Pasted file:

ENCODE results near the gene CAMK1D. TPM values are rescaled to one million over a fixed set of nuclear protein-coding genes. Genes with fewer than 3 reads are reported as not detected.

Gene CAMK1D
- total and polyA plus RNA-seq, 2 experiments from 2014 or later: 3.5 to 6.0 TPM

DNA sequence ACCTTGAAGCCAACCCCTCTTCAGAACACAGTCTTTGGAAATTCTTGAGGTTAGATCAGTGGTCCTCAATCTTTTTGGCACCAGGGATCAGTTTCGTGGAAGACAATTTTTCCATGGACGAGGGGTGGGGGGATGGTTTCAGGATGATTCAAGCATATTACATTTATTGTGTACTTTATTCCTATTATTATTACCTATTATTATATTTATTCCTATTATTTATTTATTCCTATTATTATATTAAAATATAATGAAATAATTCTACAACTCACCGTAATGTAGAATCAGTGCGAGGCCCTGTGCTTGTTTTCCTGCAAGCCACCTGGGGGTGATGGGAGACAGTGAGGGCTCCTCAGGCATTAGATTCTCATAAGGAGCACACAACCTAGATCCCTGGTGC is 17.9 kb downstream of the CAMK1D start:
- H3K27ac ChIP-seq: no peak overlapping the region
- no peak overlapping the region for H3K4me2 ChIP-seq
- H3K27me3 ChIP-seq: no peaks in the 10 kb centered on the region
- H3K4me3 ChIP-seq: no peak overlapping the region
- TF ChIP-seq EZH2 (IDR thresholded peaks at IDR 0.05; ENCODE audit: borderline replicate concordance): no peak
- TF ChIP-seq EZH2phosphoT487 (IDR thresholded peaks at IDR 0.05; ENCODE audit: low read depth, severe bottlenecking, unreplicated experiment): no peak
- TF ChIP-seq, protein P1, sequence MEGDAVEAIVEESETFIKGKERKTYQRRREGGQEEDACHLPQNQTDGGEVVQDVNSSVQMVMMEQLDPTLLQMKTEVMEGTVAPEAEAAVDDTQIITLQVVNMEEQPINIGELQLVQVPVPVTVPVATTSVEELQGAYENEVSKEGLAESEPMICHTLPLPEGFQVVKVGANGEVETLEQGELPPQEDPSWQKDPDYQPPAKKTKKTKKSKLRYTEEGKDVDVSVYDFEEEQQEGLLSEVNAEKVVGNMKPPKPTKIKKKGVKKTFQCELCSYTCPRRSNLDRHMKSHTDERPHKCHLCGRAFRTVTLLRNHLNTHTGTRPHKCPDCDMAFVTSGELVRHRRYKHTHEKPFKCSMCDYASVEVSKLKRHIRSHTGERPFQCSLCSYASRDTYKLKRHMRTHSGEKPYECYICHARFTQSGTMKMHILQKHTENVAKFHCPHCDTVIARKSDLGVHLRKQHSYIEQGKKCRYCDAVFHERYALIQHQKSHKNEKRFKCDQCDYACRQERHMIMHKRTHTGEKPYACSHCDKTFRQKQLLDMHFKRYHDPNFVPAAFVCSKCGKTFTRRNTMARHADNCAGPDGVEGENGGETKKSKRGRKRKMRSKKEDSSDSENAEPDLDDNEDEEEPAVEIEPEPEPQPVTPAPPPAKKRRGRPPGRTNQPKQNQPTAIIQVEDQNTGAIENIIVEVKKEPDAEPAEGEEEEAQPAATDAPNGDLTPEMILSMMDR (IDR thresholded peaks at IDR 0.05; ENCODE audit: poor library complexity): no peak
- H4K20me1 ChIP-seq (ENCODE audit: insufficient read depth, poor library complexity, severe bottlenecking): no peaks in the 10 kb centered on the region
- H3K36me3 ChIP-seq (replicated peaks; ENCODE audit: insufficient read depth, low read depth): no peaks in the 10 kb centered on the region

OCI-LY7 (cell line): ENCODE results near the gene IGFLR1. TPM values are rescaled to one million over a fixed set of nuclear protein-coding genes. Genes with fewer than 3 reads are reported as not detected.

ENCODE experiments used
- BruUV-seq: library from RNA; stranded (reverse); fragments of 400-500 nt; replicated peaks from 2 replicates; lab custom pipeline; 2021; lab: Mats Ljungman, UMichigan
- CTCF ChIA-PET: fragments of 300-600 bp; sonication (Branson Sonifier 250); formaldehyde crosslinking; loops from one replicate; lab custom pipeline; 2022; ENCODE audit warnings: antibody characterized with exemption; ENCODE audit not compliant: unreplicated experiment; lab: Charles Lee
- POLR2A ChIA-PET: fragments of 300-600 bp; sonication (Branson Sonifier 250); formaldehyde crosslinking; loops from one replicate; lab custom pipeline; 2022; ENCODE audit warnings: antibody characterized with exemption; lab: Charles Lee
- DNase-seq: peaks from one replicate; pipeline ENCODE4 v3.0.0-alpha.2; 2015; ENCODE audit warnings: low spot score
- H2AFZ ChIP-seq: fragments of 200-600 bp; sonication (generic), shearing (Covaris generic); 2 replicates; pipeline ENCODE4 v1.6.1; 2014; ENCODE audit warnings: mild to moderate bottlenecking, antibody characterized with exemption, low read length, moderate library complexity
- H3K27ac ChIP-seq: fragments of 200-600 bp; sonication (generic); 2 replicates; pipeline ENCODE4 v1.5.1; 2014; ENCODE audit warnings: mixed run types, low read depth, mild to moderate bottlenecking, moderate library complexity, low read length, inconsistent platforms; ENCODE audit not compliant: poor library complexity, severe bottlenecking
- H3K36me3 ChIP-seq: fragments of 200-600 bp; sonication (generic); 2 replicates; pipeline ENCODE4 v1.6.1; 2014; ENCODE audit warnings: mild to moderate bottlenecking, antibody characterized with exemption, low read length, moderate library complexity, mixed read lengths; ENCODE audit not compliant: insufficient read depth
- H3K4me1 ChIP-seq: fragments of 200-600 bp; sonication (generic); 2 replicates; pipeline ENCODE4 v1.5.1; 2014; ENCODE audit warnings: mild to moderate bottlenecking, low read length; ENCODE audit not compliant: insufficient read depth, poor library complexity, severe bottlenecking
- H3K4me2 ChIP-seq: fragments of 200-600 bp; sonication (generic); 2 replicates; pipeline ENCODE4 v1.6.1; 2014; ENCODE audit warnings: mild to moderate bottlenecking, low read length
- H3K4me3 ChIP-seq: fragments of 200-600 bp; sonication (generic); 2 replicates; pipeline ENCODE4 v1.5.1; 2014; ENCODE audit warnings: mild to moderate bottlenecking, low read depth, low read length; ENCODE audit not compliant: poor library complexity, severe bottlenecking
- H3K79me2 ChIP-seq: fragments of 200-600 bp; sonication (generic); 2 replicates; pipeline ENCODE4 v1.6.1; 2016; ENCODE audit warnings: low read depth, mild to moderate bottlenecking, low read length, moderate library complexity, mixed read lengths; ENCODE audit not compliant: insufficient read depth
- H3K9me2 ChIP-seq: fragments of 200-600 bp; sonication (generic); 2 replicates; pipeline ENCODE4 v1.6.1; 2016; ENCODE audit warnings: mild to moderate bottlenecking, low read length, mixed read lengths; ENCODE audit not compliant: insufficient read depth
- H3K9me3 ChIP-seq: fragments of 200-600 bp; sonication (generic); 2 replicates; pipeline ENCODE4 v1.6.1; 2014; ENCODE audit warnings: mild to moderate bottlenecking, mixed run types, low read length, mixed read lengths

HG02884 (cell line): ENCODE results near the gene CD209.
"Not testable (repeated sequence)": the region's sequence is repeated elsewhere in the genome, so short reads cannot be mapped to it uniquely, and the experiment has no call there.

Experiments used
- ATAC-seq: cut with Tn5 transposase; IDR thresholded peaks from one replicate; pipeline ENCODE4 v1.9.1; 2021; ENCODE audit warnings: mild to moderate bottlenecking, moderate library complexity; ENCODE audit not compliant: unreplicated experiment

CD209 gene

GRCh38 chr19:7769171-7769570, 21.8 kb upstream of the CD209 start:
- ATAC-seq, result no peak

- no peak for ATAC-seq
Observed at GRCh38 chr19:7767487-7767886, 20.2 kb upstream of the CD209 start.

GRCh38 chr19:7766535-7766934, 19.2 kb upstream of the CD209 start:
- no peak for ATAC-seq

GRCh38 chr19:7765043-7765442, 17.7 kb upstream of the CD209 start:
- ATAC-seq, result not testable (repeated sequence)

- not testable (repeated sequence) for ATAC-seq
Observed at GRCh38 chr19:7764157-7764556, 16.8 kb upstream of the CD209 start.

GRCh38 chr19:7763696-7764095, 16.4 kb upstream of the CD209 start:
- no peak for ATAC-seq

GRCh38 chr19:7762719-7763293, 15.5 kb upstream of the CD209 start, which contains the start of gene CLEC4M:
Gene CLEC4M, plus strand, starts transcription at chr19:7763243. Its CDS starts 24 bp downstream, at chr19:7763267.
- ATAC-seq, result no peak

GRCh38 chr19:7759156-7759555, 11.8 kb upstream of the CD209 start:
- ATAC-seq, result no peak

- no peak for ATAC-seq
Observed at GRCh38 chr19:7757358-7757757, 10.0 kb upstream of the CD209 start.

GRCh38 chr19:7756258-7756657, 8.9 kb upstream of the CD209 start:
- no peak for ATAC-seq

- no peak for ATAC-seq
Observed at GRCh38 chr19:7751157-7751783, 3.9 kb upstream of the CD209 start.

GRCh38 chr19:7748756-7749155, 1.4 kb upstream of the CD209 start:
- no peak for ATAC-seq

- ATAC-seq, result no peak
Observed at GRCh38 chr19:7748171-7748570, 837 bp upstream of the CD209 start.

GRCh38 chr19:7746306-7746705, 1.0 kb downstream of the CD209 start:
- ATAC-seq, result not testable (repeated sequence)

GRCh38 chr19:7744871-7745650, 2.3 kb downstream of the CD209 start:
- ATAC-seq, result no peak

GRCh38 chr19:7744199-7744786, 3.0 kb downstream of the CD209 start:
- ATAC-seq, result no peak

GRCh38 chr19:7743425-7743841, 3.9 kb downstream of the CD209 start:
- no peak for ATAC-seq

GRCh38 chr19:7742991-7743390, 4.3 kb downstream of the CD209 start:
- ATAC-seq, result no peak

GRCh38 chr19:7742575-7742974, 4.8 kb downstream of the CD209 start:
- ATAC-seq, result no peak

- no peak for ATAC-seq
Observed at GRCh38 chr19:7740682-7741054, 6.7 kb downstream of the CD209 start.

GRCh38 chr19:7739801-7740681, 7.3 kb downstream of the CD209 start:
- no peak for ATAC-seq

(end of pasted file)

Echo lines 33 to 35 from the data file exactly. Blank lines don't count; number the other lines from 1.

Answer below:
CD209 gene

GRCh38 chr19:7769171-7769570, 21.8 kb upstream of the CD209 start:
- ATAC-seq, result no peak